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The dead ball is giving the Mariners life

The Mariners pitching staff is thriving in this new offensive environment.

Kansas City Royals v Seattle Mariners Photo by Lindsey Wasson/Getty Images

Over the last three years, baseball has seen massive changes in its offensive environment. The launch angle revolution has certainly played a part in a few offensive breakouts but no factor has been as impactful as the ball itself. Yesterday, I took a look at the league-wide ramifications the dead(er) ball has had on offense this year. Coincidentally, Craig Edwards posted a far more in-depth study on FanGraphs yesterday as well. The conclusions were the same: the physical characteristics of the ball have changed again and it’s suppressed offensive production league-wide.

In 2016, Safeco Field saw the most home runs hit out of any ballpark in baseball. For years, Safeco had been a pitcher’s haven, a place where the deep left field power alley and the heavy marine layer subdued thousands of fly balls. But part way through 2015, something in the baseball changed to give it a little less air resistance. That led, in part, to a massive explosion in power across baseball, and Safeco Field saw a significant flip in those familiar park effects. Observe:

Safeco Field Hard Contact 2015–2018

Year Avg. Exit Velo (mph) Avg. Fly Ball Distance (ft) HR/FB% ISO wOBA-xwOBA
Year Avg. Exit Velo (mph) Avg. Fly Ball Distance (ft) HR/FB% ISO wOBA-xwOBA
2015 88.2 313 15.6% 0.150 -0.004
2016 88.5 319 18.6% 0.177 -0.004
2017 87.3 315 15.5% 0.167 -0.010
2018 88.0 315 14.5% 0.155 -0.022

In 2016, the overall home-run-per-fly-ball rate spiked to 18% in Safeco Field. That’s a very high home run rate—for reference, Coors Field ran a 22% home-run-per-fly-ball rate in 2016. The homer friendly trend dropped back to 2015 levels last year but the “juiced” ball was still cutting right through the marine layer. This season, the home run rate has dropped again, closer to where it was prior to 2015. Looking at the expected wOBA differential confirms what we saw in yesterday’s posts: the ball just isn’t flying as far, particularly on hard contact.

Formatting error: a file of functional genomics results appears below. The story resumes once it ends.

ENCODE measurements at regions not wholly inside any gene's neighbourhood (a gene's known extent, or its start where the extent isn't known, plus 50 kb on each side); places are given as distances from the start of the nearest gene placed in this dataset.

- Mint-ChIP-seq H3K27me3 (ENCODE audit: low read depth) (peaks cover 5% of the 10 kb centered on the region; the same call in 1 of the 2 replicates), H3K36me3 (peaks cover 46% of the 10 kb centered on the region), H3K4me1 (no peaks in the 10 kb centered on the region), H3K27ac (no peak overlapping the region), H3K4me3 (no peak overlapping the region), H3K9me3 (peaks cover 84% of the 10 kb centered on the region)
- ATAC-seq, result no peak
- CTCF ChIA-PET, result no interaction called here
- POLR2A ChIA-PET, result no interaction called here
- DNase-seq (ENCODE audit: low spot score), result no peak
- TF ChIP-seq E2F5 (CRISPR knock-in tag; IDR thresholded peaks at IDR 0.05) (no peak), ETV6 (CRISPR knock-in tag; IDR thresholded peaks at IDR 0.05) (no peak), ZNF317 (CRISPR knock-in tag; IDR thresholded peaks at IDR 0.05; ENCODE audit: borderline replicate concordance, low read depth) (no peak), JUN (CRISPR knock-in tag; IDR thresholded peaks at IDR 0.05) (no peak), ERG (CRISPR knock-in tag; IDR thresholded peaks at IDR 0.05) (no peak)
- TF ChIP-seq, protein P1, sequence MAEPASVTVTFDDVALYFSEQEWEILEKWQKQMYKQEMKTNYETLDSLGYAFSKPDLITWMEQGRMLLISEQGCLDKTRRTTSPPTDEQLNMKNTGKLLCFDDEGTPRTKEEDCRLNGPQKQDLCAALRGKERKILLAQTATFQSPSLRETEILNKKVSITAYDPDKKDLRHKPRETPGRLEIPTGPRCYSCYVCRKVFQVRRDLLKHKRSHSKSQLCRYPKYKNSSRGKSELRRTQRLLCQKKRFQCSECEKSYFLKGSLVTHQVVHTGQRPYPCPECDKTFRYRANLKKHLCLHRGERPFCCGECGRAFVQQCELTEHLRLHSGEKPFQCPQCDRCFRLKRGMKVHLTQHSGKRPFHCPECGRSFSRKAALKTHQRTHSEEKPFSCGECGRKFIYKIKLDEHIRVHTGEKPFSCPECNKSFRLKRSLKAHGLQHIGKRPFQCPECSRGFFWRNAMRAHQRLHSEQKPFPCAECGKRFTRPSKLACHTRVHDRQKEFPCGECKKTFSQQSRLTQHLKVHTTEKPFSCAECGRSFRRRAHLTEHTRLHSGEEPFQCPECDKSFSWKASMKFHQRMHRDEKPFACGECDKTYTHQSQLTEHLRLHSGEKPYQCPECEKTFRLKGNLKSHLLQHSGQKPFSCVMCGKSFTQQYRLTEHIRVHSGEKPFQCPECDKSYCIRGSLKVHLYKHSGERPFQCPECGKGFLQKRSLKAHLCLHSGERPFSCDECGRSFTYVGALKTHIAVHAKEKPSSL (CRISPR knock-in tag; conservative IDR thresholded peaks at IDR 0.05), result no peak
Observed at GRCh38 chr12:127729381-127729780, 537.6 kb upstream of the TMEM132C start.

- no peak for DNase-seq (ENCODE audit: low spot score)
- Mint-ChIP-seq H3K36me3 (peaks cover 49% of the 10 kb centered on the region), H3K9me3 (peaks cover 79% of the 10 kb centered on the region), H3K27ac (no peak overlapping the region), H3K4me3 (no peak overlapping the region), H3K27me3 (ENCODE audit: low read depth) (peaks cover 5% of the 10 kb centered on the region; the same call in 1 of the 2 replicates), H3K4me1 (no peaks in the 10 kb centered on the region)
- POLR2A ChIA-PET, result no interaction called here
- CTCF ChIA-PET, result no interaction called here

The Mariners pitching staff has thrived as a result of this new offensive environment. They’ve allowed an 11.3% home run rate at home this season, a significant improvement over the 14.1% mark they allowed in 2016. And this isn’t a coincidence either. I’ve written at length about the way Jerry Dipoto has built his pitching staff since becoming GM in 2015. He built a fly ball heavy pitching staff to take advantage of the environment he thought would carry over from Safeco’s early life. I don’t think he could have anticipated the very physical characteristics of the baseball throwing that plan out the window.

With the offensive environment swinging back to where it was before this home run boom, those same pitchers Dipoto acquired because of their fly ball tendencies are mostly thriving this season. The best example is Marco Gonzales.

Marco’s health, his new pitch repertoire, and his maturity have all contributed to his breakout season. But he’s also cut his home run rate by seven points, all the way down to 10.6%, despite allowing far more hard contact than last year. The average exit velocity on the fly balls and line drives he’s allowed is higher, and opposing batters are pulling the ball almost half the time they put the ball in play off him. And yet he’s well outperforming his xwOBA on those same batted ball types.

Marco Gonzales Hard Contact Indicators

Year HR/FB% FB+LD Exit Velo (mph) FB+LD wOBA-xwOBA
Year HR/FB% FB+LD Exit Velo (mph) FB+LD wOBA-xwOBA
2017 17.8% 92.3 0.064
2018 10.6% 93.6 -0.085

In fact, if you look at how the entire starting rotation has performed on fly balls and line drives, they’re all outperforming their xwOBA by significant margins this year. That’s allowed Gonzales and Wade LeBlanc and other fly ball heavy pitchers on staff to pound the zone without worrying about giving up cheap home runs.

The dead ball hasn’t been a complete miracle. Part of the equation Dipoto built relied on strong outfield defense to run down all those fly balls. The outfield just hasn’t been as defensively sound as it was last year and so more of those fly balls and line drives are falling in for hits. Their defensive efficiency on fly balls has fallen from over 90% in 2017—the best in the league—to a middle-of-the-pack 88%.

Luckily, the Mariners offense hasn’t really suffered any ill effects from the dead ball. Their home-run-per-fly-ball rate is basically the same as last year but they rank much higher among major league clubs because the rest of the league has taken a step back.

With Safeco Field trending back towards a pitcher-friendly environment, the Mariners are thriving. A season ago, they allowed 4.4 runs per game at home. That number has dropped to 3.8 runs per game in 2018. It’s a big reason why they’ve been able to rack up win after win despite an offense that’s started to sputter without Robinson Canó. And barring any drastic changes to the baseball mid-season, the new dead ball should continue to give them life.